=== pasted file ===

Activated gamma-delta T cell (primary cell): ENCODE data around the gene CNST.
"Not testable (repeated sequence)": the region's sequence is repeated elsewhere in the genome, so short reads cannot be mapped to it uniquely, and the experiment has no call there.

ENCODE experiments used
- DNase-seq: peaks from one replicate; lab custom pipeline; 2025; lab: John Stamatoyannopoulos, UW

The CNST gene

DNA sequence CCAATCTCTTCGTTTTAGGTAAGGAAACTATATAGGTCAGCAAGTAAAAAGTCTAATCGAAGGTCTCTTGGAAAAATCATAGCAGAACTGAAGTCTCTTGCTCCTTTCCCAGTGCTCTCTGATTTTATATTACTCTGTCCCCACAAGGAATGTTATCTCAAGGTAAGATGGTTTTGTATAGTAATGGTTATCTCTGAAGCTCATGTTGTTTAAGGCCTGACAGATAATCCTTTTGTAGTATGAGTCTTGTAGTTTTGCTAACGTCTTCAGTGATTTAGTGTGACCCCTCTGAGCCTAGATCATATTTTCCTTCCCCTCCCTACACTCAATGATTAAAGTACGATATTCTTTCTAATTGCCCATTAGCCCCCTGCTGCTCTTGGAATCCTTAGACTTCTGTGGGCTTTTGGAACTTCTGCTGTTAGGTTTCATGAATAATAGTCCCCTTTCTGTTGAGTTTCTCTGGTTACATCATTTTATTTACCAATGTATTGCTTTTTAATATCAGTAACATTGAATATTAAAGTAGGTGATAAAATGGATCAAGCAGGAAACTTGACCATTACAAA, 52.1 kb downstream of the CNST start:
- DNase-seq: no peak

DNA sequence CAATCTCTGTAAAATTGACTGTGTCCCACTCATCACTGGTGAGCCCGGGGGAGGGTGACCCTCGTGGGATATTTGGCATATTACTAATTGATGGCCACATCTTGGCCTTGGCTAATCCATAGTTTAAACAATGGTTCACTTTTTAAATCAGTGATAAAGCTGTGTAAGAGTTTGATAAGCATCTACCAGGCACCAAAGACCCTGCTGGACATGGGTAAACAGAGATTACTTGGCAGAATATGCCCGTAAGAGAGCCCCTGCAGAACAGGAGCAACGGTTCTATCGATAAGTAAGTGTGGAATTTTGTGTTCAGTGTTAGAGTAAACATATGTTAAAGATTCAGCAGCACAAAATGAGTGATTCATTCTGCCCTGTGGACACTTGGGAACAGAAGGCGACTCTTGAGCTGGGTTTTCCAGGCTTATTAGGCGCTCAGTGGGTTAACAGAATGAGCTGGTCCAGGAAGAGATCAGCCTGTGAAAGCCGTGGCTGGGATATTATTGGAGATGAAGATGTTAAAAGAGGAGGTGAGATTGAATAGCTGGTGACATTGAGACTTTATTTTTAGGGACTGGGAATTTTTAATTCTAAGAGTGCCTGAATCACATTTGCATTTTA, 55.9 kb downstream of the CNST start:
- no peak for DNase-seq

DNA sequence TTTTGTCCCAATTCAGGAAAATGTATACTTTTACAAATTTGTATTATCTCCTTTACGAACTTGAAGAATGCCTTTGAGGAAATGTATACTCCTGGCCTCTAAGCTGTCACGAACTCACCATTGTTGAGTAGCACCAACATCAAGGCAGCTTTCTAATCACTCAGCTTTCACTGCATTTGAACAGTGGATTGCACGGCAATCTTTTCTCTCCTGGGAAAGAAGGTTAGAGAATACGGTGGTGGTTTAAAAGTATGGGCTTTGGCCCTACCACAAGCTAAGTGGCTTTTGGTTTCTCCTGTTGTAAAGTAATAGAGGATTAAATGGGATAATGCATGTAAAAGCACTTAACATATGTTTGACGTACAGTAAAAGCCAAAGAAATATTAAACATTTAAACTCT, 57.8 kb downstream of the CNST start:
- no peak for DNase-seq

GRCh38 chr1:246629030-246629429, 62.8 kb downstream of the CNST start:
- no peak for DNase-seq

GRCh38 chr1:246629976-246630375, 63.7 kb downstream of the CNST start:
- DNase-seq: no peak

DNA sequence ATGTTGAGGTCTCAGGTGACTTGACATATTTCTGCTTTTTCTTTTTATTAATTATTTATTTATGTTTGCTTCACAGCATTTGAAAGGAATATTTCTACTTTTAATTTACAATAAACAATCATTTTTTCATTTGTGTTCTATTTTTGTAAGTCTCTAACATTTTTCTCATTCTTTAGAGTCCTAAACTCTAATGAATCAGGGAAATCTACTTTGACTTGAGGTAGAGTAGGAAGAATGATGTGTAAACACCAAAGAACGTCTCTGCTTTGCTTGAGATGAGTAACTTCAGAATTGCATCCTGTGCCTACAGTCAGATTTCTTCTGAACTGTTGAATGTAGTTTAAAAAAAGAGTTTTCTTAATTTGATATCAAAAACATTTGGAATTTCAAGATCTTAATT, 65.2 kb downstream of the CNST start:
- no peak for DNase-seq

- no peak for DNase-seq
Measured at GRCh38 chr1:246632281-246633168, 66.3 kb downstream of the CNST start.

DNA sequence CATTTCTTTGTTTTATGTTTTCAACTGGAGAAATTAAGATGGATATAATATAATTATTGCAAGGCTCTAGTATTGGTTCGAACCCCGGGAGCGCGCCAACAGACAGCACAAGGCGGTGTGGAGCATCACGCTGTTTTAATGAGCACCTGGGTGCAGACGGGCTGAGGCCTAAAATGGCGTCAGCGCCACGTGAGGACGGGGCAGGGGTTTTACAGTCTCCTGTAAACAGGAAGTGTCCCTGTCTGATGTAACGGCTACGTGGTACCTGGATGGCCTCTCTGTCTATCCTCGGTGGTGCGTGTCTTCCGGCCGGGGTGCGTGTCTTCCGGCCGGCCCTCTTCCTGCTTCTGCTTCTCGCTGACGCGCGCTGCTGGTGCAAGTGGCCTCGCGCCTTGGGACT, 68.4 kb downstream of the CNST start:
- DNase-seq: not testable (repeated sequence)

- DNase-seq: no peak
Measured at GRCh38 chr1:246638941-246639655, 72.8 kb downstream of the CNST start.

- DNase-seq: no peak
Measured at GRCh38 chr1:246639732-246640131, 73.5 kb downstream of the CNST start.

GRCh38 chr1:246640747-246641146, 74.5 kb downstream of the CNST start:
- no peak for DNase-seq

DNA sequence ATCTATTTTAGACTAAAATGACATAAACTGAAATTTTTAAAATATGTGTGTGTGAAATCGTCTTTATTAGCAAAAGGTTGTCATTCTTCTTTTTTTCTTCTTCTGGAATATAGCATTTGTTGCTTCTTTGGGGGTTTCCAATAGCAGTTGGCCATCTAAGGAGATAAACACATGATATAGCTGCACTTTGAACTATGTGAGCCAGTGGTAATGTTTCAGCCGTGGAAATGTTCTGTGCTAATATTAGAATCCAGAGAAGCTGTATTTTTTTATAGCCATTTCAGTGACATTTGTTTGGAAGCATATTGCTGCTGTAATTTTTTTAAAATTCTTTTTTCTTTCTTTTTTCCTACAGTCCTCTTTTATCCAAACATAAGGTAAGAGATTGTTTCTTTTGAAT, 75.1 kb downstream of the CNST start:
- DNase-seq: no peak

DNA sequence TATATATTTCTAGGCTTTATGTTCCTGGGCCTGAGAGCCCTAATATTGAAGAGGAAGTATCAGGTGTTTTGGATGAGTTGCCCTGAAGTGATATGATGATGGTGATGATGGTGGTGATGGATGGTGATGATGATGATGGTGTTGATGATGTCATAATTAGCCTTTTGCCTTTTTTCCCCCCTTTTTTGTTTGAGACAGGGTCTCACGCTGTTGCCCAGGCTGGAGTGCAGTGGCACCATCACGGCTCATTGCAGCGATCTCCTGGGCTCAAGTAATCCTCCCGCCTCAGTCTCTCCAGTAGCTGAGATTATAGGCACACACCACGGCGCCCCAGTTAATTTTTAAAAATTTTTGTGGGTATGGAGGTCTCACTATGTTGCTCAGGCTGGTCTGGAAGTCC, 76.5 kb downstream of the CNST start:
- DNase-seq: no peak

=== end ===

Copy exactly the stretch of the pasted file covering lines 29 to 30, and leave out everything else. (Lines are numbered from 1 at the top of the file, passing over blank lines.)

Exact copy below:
- DNase-seq: no peak

DNA sequence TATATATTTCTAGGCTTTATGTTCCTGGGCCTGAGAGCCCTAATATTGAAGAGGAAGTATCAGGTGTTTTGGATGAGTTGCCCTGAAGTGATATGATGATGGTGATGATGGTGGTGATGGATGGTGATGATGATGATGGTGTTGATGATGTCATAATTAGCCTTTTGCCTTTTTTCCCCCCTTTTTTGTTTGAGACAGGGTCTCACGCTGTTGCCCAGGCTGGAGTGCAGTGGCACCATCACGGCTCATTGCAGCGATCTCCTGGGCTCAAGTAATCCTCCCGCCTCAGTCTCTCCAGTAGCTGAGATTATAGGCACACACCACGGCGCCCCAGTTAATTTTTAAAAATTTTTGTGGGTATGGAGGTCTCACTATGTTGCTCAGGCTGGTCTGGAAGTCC, 76.5 kb downstream of the CNST start: